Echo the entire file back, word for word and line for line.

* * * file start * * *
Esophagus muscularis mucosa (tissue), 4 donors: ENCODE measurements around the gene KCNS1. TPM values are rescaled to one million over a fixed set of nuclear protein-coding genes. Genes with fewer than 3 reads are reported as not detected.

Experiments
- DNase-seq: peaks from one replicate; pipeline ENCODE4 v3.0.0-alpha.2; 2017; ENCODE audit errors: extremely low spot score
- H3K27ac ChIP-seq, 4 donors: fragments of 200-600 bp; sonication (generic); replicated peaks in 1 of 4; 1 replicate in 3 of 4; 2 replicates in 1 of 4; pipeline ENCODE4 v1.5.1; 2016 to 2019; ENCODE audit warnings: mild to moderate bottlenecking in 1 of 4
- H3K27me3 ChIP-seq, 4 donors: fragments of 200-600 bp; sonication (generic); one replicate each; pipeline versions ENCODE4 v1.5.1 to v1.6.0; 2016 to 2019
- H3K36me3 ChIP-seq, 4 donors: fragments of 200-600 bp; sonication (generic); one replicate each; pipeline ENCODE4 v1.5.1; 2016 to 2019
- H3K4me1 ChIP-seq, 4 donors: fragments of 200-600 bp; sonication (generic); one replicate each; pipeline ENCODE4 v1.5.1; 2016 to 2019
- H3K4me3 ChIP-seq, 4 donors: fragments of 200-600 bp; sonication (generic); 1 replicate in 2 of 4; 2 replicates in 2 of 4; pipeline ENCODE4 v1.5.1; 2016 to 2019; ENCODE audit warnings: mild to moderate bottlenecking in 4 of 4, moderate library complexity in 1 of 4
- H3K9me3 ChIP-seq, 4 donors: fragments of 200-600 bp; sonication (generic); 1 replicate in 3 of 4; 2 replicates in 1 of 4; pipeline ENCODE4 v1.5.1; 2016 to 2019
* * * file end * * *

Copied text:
Esophagus muscularis mucosa (tissue), 4 donors: ENCODE measurements around the gene KCNS1. TPM values are rescaled to one million over a fixed set of nuclear protein-coding genes. Genes with fewer than 3 reads are reported as not detected.

Experiments
- DNase-seq: peaks from one replicate; pipeline ENCODE4 v3.0.0-alpha.2; 2017; ENCODE audit errors: extremely low spot score
- H3K27ac ChIP-seq, 4 donors: fragments of 200-600 bp; sonication (generic); replicated peaks in 1 of 4; 1 replicate in 3 of 4; 2 replicates in 1 of 4; pipeline ENCODE4 v1.5.1; 2016 to 2019; ENCODE audit warnings: mild to moderate bottlenecking in 1 of 4
- H3K27me3 ChIP-seq, 4 donors: fragments of 200-600 bp; sonication (generic); one replicate each; pipeline versions ENCODE4 v1.5.1 to v1.6.0; 2016 to 2019
- H3K36me3 ChIP-seq, 4 donors: fragments of 200-600 bp; sonication (generic); one replicate each; pipeline ENCODE4 v1.5.1; 2016 to 2019
- H3K4me1 ChIP-seq, 4 donors: fragments of 200-600 bp; sonication (generic); one replicate each; pipeline ENCODE4 v1.5.1; 2016 to 2019
- H3K4me3 ChIP-seq, 4 donors: fragments of 200-600 bp; sonication (generic); 1 replicate in 2 of 4; 2 replicates in 2 of 4; pipeline ENCODE4 v1.5.1; 2016 to 2019; ENCODE audit warnings: mild to moderate bottlenecking in 4 of 4, moderate library complexity in 1 of 4
- H3K9me3 ChIP-seq, 4 donors: fragments of 200-600 bp; sonication (generic); 1 replicate in 3 of 4; 2 replicates in 1 of 4; pipeline ENCODE4 v1.5.1; 2016 to 2019